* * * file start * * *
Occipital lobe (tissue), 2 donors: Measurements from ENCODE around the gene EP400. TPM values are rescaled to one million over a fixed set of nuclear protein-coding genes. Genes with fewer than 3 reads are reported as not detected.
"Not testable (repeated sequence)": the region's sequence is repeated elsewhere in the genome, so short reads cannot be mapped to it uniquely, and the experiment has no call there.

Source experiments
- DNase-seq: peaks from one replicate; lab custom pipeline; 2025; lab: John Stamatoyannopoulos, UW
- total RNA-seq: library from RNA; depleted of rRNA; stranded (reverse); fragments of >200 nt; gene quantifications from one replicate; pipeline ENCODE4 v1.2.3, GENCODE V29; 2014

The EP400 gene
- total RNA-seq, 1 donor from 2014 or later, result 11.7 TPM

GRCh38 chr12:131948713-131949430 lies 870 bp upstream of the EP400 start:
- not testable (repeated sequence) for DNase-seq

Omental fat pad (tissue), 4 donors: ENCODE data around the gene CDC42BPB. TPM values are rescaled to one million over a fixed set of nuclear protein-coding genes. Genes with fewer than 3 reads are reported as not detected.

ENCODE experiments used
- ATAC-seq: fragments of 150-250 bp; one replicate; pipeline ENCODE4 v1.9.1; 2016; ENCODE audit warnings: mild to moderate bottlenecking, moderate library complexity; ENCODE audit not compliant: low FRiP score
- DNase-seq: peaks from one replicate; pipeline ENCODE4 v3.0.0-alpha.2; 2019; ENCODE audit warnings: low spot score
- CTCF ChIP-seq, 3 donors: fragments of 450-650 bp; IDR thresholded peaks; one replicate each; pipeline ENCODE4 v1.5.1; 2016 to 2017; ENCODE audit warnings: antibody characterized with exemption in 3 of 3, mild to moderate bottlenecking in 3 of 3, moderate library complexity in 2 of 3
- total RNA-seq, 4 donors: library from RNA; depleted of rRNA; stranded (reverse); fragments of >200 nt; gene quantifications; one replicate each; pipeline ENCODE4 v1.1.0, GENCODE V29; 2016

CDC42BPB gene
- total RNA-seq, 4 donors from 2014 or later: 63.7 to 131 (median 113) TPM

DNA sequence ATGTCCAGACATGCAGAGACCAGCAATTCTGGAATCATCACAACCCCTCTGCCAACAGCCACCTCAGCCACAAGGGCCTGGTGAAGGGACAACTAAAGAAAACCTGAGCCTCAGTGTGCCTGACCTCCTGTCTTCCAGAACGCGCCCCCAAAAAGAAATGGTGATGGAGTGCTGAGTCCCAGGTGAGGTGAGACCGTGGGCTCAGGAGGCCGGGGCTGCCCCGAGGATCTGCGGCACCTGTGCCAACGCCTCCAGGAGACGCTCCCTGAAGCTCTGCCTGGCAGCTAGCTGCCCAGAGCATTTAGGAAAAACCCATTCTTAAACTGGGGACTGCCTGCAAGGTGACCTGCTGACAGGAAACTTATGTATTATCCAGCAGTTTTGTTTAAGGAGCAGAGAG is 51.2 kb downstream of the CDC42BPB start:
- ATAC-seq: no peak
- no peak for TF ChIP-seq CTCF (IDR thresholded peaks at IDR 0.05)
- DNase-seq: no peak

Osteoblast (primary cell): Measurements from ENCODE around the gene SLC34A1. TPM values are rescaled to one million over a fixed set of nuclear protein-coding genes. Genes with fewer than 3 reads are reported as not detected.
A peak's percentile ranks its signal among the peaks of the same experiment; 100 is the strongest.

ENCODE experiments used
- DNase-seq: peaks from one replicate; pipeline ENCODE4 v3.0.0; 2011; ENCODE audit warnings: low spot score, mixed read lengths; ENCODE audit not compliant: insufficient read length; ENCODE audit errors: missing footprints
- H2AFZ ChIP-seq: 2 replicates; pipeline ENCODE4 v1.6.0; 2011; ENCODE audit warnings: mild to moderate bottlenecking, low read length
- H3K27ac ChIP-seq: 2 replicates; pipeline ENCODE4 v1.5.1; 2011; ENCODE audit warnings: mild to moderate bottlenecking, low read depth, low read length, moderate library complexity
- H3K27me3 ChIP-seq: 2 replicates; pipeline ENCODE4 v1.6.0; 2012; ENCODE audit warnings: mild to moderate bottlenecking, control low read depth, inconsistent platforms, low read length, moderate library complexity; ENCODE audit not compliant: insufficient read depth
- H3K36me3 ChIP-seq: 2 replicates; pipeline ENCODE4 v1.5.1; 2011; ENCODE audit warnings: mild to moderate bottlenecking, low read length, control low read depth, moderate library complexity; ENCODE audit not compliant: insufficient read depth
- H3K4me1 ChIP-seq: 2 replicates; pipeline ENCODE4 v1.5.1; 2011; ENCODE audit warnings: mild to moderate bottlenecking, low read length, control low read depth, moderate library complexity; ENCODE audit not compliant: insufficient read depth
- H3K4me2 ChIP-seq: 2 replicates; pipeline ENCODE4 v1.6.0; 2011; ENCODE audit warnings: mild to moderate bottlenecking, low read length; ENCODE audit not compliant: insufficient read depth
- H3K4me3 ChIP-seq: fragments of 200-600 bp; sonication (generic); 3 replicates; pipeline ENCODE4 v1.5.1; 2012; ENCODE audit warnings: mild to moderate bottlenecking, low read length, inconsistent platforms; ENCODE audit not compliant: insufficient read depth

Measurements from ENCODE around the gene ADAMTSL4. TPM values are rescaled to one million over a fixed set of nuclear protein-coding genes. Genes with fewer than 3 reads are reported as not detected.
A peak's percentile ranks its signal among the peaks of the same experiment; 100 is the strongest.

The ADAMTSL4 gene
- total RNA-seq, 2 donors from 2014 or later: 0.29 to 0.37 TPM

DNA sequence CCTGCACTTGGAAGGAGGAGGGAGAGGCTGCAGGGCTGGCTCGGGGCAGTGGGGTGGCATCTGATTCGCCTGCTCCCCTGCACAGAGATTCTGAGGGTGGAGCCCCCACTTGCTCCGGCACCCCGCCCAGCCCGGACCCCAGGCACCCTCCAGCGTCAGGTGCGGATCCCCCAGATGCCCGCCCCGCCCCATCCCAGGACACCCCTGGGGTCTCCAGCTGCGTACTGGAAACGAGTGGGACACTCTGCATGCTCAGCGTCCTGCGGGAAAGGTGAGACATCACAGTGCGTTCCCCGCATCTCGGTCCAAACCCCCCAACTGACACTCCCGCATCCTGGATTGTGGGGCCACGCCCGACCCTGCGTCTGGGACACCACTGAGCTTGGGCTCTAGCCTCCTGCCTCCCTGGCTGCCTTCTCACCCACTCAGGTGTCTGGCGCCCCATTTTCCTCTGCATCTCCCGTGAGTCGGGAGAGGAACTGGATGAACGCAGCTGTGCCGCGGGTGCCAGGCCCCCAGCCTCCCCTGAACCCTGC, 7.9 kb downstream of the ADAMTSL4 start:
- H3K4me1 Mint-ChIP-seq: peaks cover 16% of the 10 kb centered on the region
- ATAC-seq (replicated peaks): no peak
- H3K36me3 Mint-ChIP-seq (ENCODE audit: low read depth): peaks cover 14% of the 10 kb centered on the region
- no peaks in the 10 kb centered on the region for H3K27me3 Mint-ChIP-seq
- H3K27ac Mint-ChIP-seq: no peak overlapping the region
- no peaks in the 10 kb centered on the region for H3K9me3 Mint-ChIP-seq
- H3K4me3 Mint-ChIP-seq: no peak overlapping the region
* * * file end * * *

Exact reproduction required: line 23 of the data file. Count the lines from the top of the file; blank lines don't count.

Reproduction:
A peak's percentile ranks its signal among the peaks of the same experiment; 100 is the strongest.